Monday, December 27, 2010

How To Avoid Doing The Tax Return

This morning’s Millennium Runs On 10K at Caythorpe has of course been cancelled. Probably unnecessarily as it’s now raining and most if not all of the ice seems to have thawed. We are going to be in such a mess when winter arrives.

Instead we stay in bed for most of the morning. Daughter is incandescent, pointing out she’s only had three hours sleep before going on to look shattered, as bad as the four legged wasters that we call collies, for the rest of the day.

I fit in a park session with the boys, before a quick brunch and then into town for the 3.30 showing of ‘The Kids Are All Right’. This gets me out of submitting my tax return which I had pencilled in for this afternoon. I could always do it later drunk.

So, for the second time in a week I go to the cinema in daylight. I’m breaking all sorts of taboos these days. I was always told you don't watch films or TV in daylight. For twenty years the TV companies even reinforced this by not putting anything of interest on during daylight hours. They tell me this is still the case but it no longer seems to stop people.

'The Kids Are All Right' is written, directed and I think most other things by Lisa Cholodenko. Who apparently writes from personal experience, so it’s kind of semi-biographical.

Nic (Annette Bening) and Jules (Julianne Moore) are an 'old' married couple but, and the clue is in their abbreviated Christian names, a lesbian couple. They also each have a teenage child produced with the aid of the same anonymous sperm donor. The test tube version one assumes. In many ways it’s an ordinary family with the kids constantly embarrassed and annoyed by their parents.

The eldest, Joni (Mia Wasikowska), named after Joni Mitchell, is now eighteen and legally able to track down her biological father without her Mother’s permission. She isn’t that bothered but is convinced to do so by her younger brother (Josh Hutcherson). Though we don’t get given any background to why the kids feel differently about it and why her brother is so keen. The man they trace is an easygoing restaurateur and organic farmer called Paul (Mark Ruffalo).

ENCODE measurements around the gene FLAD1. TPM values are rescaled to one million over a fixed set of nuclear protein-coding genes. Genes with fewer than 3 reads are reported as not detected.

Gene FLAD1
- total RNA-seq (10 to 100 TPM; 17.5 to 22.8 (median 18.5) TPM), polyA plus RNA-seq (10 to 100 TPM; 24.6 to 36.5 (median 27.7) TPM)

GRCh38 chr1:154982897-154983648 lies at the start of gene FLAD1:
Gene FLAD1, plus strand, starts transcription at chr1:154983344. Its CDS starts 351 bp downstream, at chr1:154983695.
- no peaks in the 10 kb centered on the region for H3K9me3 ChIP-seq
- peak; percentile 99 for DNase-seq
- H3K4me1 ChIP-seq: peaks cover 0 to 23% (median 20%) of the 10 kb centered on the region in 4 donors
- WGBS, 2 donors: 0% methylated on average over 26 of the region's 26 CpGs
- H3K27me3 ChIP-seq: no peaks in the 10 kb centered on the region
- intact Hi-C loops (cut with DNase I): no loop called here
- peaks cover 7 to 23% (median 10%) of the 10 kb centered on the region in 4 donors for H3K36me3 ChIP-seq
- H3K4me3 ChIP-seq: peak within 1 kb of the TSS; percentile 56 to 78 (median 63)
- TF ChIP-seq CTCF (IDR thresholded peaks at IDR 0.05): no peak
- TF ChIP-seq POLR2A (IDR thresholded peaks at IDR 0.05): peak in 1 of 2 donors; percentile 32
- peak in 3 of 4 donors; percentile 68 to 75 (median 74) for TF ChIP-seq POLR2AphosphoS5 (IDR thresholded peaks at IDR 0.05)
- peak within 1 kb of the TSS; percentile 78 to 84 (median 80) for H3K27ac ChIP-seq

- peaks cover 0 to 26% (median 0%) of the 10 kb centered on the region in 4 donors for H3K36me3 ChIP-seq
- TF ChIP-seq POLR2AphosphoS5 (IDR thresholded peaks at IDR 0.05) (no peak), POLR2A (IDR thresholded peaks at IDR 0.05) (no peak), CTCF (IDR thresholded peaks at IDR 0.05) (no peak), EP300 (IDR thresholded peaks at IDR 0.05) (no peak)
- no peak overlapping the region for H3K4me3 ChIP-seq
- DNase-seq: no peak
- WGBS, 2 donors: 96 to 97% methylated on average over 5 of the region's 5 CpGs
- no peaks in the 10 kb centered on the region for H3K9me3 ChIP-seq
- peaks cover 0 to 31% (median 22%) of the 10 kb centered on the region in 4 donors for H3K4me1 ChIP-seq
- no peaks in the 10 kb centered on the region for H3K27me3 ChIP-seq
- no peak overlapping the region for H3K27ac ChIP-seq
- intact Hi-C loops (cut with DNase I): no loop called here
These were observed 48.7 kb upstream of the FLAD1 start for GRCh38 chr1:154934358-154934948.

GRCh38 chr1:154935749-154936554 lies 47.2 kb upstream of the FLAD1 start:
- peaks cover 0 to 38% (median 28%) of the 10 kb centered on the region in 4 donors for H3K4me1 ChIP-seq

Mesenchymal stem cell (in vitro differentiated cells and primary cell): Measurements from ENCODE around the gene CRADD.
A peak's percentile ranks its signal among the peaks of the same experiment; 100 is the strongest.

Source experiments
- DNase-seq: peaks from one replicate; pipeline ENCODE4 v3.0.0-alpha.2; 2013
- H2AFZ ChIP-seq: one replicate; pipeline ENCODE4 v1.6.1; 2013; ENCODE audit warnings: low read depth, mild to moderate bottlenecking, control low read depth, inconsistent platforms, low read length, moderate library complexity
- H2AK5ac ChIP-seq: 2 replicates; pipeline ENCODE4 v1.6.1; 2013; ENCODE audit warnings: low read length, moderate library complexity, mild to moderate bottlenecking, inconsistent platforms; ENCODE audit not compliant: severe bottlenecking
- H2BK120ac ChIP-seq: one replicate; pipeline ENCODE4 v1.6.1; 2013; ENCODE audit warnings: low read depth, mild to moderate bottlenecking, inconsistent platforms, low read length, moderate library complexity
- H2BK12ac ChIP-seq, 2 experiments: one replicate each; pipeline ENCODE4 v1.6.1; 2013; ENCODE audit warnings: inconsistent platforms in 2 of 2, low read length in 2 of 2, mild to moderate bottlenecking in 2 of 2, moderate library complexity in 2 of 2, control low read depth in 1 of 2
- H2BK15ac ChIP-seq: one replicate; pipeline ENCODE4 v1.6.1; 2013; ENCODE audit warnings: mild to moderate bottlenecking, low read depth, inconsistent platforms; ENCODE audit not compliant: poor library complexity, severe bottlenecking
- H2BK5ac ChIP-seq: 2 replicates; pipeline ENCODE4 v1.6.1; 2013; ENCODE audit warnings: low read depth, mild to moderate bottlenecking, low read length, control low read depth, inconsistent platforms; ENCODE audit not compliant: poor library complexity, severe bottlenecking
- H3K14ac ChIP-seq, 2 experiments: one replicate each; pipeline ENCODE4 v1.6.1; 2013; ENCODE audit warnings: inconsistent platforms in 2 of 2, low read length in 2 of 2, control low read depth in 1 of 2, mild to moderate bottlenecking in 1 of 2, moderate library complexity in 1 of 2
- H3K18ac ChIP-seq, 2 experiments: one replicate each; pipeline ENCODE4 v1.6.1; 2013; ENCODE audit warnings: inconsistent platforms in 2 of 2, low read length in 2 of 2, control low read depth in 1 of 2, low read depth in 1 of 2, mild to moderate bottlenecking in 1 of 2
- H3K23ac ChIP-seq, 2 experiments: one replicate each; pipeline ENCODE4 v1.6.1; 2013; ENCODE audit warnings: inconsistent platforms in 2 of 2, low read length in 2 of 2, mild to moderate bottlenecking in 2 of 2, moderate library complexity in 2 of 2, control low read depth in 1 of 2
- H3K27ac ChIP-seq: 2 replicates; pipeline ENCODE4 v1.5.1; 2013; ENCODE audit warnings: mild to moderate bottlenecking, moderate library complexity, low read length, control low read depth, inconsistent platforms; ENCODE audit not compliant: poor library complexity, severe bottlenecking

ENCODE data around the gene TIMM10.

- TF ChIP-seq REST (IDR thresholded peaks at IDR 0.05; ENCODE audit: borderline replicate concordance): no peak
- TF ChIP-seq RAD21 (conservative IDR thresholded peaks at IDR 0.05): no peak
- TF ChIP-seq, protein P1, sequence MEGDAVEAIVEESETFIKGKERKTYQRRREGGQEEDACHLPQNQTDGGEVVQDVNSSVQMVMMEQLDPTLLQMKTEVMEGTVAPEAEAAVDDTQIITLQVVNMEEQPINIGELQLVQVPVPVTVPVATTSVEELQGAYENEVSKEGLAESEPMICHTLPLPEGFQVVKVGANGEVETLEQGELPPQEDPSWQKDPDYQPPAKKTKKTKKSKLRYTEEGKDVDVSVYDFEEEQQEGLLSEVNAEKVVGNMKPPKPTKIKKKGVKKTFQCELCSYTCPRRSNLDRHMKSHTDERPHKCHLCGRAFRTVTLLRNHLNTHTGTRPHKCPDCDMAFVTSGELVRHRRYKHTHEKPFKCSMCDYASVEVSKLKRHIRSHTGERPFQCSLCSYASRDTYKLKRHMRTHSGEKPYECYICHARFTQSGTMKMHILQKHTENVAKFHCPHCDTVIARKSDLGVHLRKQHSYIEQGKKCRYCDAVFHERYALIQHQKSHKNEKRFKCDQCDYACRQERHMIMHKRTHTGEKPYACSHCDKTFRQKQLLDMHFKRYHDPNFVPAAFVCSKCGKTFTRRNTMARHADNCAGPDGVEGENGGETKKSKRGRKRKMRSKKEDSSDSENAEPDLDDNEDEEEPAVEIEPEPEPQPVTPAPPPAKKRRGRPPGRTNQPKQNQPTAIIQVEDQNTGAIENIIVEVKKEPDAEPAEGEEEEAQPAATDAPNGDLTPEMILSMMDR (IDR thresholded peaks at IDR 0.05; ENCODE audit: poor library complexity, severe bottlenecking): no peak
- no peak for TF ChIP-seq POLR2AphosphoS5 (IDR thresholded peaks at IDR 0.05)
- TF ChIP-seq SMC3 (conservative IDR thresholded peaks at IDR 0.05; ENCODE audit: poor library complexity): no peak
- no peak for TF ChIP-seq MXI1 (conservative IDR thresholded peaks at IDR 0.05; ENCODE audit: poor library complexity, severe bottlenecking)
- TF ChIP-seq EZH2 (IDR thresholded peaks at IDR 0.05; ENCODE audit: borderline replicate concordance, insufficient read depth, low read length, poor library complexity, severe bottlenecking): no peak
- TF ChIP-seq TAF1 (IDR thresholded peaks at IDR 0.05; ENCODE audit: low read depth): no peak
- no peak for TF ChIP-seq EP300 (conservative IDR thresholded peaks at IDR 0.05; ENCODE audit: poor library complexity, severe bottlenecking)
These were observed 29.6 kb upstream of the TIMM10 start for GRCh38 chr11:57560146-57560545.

The brother by the way is a fifteen year old called Laser... 'Cool name' says his new found Dad. Errr no. Well maybe for a dog. Then again, no not even for a dog.

Paul begins to regularly meet with the kids and is taken by surprise by the fact he starts to feel very paternal towards them. He seems to have a positive influence on them and it starts to change him a bit as a person.

As for the mums. Jules is intrigued by this man who is undeniably part of her kids make up, yet also a complete stranger and she agrees to design and construct a garden for him. While control freak Nic is suspicious and jealous of someone she sees as an interloper in their cosy family set up.

There is a side plot about Joni trying to discover herself sexually and about Laser, well there’s not much about Laser actually, other than him stopping a friend of his inexplicably peeing on a dog...

Nic and Jules’s relationship has obviously gone a bit stale and one night we get a comedic, well cringe inducing, scene where they attempt to spice things up by watching male gay porn complete with leather clad hunks. An odd choice, that they then have to attempt to explain, unconvincingly, to Joni when she overhears them.